April is Stress Awareness Month

April is Stress Awareness Month. You might think that in a world in which harmful stress has reached epidemic proportions we would not need a month to make us aware of it. But interestingly, though most people have experienced some form of extreme stress and have an idea of its dangers, many do not recognize its symptoms when they happen to them. Becoming aware of how your body and mind react to stress can help you manage it, and may be the impetus you need to seek solutions.  


The staff at Fairwinds – Nantucket’s Counseling Center wants to tell you about how stress works—both the good and the bad, explain the dangers of toxic stress, and provide some advice about how to handle it. Therapy is an excellent tool to help manage stress.


Is There Any Good Stress?

There is! Positive forms of stress are what keep us motivated and active. When we respond to a challenge at work, are going for a promotion, or feel excited about a white-water rafting trip – these can spark what is called “eustress” – a normal part of our functioning. Positive stress usually has an element of excitement or eagerness. Fairwinds’ psychiatrist Dr. Dominic Maxwell explains: “Stress is ubiquitous to biologic and social systems and plays an important role in ongoing development.” Thus, normal stress cannot – and should not – be eliminated but harmful stress can be managed.


Of course, some people react to a new work challenge or the idea of white water rafting as negative stress as these things trigger their anxiety or fears. Everyone responds to environmental and internal stressors differently. Learning to recognize your own stress responses is a great first step in knowing if you are experiencing healthy, “I’m excited to travel to New Zealand” stress or overwhelming “I’m terrified of flying” stress.


Signs of Stress

What constitutes stress is very personal for each of us. However, the symptoms of negative or high levels of stress are recognizable among everyone. There are physical, emotional, cognitive, and behavioral symptoms that you can look out for.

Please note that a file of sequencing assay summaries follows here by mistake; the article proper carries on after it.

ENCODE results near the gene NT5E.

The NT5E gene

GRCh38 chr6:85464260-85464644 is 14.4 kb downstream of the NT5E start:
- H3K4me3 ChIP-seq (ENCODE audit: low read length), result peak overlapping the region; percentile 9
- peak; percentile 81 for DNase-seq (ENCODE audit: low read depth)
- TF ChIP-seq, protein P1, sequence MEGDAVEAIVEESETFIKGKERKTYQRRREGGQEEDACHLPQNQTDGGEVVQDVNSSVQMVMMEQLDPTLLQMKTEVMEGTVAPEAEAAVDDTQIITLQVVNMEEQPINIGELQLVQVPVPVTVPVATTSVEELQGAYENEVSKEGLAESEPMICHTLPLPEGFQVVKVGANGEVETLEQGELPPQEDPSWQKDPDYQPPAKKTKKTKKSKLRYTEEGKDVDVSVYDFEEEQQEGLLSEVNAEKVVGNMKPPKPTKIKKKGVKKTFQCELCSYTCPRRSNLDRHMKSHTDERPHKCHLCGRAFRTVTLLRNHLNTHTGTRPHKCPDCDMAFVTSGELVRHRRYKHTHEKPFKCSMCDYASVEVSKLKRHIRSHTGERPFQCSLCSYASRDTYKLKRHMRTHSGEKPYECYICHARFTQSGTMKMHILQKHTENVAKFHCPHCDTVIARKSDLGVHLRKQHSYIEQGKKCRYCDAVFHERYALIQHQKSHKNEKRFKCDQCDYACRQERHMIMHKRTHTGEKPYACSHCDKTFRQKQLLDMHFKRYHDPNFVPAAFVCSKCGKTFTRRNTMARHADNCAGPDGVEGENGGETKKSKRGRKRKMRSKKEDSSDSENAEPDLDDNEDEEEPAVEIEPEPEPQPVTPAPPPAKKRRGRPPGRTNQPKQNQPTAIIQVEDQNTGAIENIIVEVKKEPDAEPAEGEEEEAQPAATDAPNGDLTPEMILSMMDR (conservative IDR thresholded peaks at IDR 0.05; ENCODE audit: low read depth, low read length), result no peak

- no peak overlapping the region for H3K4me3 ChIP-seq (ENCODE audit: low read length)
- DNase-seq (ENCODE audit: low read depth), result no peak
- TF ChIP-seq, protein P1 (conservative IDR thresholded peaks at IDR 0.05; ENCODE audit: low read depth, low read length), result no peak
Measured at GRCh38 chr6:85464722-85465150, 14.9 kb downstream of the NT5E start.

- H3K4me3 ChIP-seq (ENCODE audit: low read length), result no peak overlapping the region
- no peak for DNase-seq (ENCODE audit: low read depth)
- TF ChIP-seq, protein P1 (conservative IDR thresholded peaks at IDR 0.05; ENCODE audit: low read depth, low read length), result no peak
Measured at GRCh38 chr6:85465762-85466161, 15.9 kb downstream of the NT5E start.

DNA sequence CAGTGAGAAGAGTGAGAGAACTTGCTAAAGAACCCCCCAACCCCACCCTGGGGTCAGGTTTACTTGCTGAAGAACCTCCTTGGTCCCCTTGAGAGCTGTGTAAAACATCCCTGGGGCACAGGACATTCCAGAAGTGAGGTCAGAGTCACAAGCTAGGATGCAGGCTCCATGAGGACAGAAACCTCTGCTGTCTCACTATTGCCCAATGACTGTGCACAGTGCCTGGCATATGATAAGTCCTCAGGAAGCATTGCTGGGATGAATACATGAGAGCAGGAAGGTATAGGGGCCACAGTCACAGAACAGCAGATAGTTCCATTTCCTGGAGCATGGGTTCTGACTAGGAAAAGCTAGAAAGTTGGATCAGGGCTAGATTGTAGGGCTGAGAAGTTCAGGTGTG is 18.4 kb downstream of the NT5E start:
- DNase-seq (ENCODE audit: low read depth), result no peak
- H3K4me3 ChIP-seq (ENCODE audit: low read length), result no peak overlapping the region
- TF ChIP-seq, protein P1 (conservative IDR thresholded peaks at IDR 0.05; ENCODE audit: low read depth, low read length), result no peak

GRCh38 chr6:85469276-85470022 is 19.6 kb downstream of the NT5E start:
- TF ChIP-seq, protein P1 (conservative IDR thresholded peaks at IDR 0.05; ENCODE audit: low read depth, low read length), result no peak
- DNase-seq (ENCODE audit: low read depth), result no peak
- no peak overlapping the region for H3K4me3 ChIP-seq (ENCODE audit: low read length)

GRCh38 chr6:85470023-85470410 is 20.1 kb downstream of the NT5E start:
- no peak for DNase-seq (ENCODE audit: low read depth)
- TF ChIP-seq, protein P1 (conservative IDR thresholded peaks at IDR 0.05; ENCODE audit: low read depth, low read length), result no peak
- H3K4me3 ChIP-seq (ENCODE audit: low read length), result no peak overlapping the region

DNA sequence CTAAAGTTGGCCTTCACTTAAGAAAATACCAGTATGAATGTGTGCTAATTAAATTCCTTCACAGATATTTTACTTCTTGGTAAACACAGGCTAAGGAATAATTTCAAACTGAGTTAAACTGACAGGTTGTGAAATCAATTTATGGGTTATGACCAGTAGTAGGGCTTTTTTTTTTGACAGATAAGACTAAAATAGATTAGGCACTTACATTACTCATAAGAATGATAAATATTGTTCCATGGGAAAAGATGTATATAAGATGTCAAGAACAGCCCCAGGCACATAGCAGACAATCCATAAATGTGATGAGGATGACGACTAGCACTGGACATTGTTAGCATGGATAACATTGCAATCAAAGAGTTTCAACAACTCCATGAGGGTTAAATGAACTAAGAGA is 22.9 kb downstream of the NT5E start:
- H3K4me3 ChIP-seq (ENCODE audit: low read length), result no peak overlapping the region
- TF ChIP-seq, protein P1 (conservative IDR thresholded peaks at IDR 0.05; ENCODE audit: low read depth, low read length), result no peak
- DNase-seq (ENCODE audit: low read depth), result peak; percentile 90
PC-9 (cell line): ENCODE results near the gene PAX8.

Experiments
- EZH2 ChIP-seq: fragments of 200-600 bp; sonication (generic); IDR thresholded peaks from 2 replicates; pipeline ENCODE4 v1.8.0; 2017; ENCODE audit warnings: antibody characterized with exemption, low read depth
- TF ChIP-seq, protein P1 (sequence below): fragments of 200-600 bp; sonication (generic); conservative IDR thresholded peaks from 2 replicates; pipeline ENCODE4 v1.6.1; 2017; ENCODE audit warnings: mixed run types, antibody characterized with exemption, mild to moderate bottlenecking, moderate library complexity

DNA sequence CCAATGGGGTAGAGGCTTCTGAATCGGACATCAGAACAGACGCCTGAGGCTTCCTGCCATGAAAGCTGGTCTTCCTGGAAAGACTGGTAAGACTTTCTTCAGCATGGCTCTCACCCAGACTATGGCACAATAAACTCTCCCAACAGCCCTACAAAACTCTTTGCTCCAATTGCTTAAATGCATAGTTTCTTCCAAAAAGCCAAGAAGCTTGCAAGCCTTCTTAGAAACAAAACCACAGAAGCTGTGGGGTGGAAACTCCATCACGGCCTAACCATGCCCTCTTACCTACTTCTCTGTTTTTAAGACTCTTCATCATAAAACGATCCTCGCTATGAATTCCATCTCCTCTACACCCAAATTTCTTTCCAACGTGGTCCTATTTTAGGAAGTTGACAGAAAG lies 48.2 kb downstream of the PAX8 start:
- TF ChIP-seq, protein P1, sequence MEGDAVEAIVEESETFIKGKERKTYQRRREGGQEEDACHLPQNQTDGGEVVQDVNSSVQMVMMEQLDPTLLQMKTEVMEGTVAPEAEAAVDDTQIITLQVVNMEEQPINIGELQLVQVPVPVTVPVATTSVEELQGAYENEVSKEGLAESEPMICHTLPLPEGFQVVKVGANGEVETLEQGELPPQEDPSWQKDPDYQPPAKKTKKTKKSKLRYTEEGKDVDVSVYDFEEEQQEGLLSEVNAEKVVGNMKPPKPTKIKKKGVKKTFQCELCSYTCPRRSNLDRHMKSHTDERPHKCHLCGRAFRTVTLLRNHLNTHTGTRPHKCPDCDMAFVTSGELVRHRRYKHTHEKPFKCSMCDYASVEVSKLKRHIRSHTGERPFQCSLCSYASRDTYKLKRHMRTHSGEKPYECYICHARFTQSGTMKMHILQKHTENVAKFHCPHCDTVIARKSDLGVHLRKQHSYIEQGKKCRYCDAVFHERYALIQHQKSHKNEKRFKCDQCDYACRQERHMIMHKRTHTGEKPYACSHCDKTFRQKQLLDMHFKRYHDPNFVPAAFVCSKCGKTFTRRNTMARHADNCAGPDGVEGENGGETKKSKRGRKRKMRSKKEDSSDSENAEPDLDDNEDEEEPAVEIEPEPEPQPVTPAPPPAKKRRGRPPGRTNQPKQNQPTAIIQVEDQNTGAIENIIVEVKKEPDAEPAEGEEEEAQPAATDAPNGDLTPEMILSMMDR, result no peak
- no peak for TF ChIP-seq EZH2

·        Physica lsigns:

o  Headaches

o  Muscle aches

o  Exhaustion

o  Reduced sex drive

o  Hypertension

o  Stomach upset

o  Racing pulse

·        Emotional signs:

o  Poor morale

o  Hopelessness

o  Feelings of powerlessness

o  Low self-esteem

o  Mood swings

o  Agitation

o  Anxiety or fear

o  Depression

·        Cognitive signs:

o  Memory issues

o  Inability to make decisions

o  Constant worry

o  Perseveration

o  Difficulty concentrating

o  Negative thinking

·        Behavioral signs:

o  Insomnia or sleeping more than usual

o  Spike in substance use

o  Inability to meet responsibilities

o  Self-harming habits

o  Withdrawal

o  Low productivity


Coping with Stress, And Advice from Some of Our Clinicians

When you learn how to identify your stress triggers, you are better able to care for yourself and manage stressful situations. Some strategies include:

·        Healthy diet

·        Regular exercise

·        Mindfulness techniques such as yoga and meditation

·        Journaling

·        Spending time with supportive, trusted friends

·        Gratitude

·        Laughter

·        Professional counseling


Dr. Maxwell advises that “rather than trying to completely eliminate stress, which is impossible, decide how tomanage it.” He shares that for him, exercise and getting plenty of sleep are “fundamental pillars” of his stress management.


Clinical Director Amanda B. Wright, LICSW also reminds us that “stress is ongoing. As it ebbs and peaks it’s important to recognize that it may well be temporary.” How does she deal with harmful stress?“ Every day brings some stress and every day I remind myself to write down three things I’m grateful for, reminding myself that this too shall pass.” She also says that self-hugs are great, and that kids can benefit from them too. To self-soothe and help regulate heartbeat, wrap your arms around yourself and pat gently or lay your hand over your heart and focus on its beating.  


Our psychiatric nurse practitioner Joy Brown explains, “Sometimes people forget to breathe deeply and fill their lungs. Oxygenated blood helps you think more clearly, problem solve, and manage your emotions.” Just as importantly, when you pay attention to your breathing, it creates an immediate moment of mindfulness that can extend indefinitely, lowering your stress. You can’t be focused on the stressful situation if you are focused on each inward andout ward breath.” 


Fairwinds Can Help

Without some stress, we would never venture outside our comfort zones. But the debilitating stress that creates health concerns and limits our ability to function or feel pleasure can be mitigated with effective coping mechanisms.


On Nantucket, life stressors are manifold. Between housing and job insecurity, isolation, and high cost of living, many people live daily with high levels of stress. Fairwinds can help you manage stress, learn to recognize it before it takes control, and manage it in healthy, productive ways so you can navigate life’s challenges.


To make a same-day appointment for a free therapy session through our urgent behavioral health clinic, or to set up an intake with a therapist for ongoing counseling, call or text 508-228-2689.



The Mayo Clinic

Stanford Medicine